Members of Congress not running for reelection in 2022

Dozens of lawmakers have announced they won’t seek reelection in 2022, in what’s expected to be a tough year for Democrats trying to keep their narrow majorities in both chambers of Congress.

Several House members are seeking other offices, such as in the Senate or their state’s governorships. But other lawmakers are citing decennial redistricting and the increasingly toxic environment in Congress in the aftermath of the Jan. 6 attack on the Capitol as they head for the exits.

Republicans only need to flip five seats to win the House majority in the 2022 midterms.

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So far, 28 House Democrats have indicated they aren’t running for reelection, along with 14 House Republicans.

Across the Capitol, just six senators have said they aren’t running for reelection in 2022: Sens. Richard BurrRichard Mauze BurrPelosi says she's open to stock trading ban for Congress Momentum builds to prohibit lawmakers from trading stocks Public health expert: Biden administration needs to have agencies on the 'same page' about COVID MORE (R-N.C.), Pat ToomeyPatrick (Pat) Joseph ToomeyMeet Washington's most ineffective senator: Joe Manchin Black women look to build upon gains in coming elections Watch live: GOP senators present new infrastructure proposal MORE (R-Pa.), Rob PortmanRobert (Rob) Jones PortmanLawmakers press Biden admin to send more military aid to Ukraine Biden huddles with group of senators on Ukraine-Russia tensions Overnight Defense & National Security — Texas hostage situation rattles nation MORE (R-Ohio), Richard ShelbyRichard Craig ShelbyNegotiators report progress toward 2022 spending deal Johnson, Thune signal GOP's rising confidence Alabama GOP gears up for fierce Senate primary clash MORE (R-Ala.), Roy BluntRoy Dean BluntSwalwell slams House Republican for touting funding in bill she voted down Johnson, Thune signal GOP's rising confidence Senate Minority Whip Thune, close McConnell ally, to run for reelection MORE (R-Mo.) and Patrick LeahyPatrick Joseph LeahySenate panel advances bill blocking tech giants from favoring own products Former US attorney considering Senate run in Vermont as Republican The Hill's 12:30 Report: Sen. Kaine, drivers stranded in I-95 backup MORE (D-Vt.).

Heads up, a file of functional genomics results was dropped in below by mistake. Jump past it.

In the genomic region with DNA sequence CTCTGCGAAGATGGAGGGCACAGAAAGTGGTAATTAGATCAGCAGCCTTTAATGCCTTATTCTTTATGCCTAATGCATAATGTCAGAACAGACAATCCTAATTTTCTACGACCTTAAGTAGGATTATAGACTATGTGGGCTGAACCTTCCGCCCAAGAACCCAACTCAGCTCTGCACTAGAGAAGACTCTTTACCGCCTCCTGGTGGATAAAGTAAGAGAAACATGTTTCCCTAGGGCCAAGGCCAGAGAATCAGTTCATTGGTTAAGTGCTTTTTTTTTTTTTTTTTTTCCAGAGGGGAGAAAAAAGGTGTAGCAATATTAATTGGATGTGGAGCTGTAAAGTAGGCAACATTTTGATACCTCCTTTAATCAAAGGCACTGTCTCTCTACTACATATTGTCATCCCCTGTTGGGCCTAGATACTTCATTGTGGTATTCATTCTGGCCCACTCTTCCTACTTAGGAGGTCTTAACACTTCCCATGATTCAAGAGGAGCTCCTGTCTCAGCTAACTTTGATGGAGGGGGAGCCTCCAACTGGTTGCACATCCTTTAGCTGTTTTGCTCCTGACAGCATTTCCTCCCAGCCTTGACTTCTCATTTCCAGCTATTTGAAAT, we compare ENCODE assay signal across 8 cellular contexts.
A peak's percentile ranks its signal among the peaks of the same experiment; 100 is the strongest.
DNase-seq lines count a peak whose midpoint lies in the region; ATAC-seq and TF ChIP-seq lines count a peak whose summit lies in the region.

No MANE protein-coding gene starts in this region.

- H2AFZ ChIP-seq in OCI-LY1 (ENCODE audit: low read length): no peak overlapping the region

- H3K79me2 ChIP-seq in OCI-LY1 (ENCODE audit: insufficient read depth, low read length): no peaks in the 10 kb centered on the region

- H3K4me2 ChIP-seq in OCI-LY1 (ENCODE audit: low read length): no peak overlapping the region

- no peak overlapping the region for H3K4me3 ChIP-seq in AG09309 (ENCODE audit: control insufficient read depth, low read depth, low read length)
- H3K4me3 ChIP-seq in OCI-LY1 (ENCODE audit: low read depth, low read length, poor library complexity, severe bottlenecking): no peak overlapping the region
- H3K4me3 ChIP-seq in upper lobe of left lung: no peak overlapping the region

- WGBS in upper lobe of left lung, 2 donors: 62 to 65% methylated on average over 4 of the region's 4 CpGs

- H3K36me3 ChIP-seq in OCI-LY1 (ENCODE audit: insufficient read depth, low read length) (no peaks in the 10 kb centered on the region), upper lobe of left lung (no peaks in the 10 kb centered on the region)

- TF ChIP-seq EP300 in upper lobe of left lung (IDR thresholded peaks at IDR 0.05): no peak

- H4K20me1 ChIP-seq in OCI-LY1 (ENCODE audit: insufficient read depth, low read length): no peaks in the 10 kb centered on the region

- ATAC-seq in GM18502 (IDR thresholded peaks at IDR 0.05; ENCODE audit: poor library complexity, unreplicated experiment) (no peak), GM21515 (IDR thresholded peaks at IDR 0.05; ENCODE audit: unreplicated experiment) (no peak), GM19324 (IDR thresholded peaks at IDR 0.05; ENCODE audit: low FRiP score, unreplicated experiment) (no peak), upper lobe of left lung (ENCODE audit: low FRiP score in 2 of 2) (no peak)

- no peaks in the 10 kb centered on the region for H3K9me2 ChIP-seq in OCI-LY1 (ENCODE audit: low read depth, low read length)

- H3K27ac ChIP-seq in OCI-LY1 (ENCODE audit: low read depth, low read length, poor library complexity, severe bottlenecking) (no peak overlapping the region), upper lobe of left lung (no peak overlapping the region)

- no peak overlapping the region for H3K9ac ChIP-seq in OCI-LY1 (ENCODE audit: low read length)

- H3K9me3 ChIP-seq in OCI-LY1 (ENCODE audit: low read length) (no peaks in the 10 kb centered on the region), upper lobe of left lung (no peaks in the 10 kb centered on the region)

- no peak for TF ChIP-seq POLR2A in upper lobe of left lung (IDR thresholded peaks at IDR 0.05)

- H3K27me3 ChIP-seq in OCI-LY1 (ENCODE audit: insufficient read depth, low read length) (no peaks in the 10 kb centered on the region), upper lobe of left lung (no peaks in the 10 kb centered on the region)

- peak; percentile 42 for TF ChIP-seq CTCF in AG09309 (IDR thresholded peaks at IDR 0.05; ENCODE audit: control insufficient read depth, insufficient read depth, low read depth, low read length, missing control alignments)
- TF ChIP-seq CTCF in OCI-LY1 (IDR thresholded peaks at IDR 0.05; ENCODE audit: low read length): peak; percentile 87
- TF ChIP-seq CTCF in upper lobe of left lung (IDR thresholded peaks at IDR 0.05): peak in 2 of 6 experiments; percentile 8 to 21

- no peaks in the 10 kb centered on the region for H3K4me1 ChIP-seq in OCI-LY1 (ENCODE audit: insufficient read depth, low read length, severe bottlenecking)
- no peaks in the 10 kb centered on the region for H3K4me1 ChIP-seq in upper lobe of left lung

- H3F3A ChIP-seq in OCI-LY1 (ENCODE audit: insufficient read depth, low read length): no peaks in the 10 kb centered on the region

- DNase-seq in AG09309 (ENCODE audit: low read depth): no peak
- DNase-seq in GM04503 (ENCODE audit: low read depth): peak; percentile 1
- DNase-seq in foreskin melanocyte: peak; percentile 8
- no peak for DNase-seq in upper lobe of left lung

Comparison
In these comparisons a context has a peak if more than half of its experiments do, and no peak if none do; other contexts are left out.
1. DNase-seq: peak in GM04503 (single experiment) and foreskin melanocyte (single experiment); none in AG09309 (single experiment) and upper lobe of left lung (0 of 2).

Here’s a running list of which lawmakers won’t be seeking reelection.

 

DEMOCRATS

 

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1. Ann KirkpatrickAnn KirkpatrickHispanic Dems aim to expand footprint beyond traditional Latino districts Members of Congress not running for reelection in 2022 Democrats brace for flood of retirements after Virginia rout MORE (Ariz.)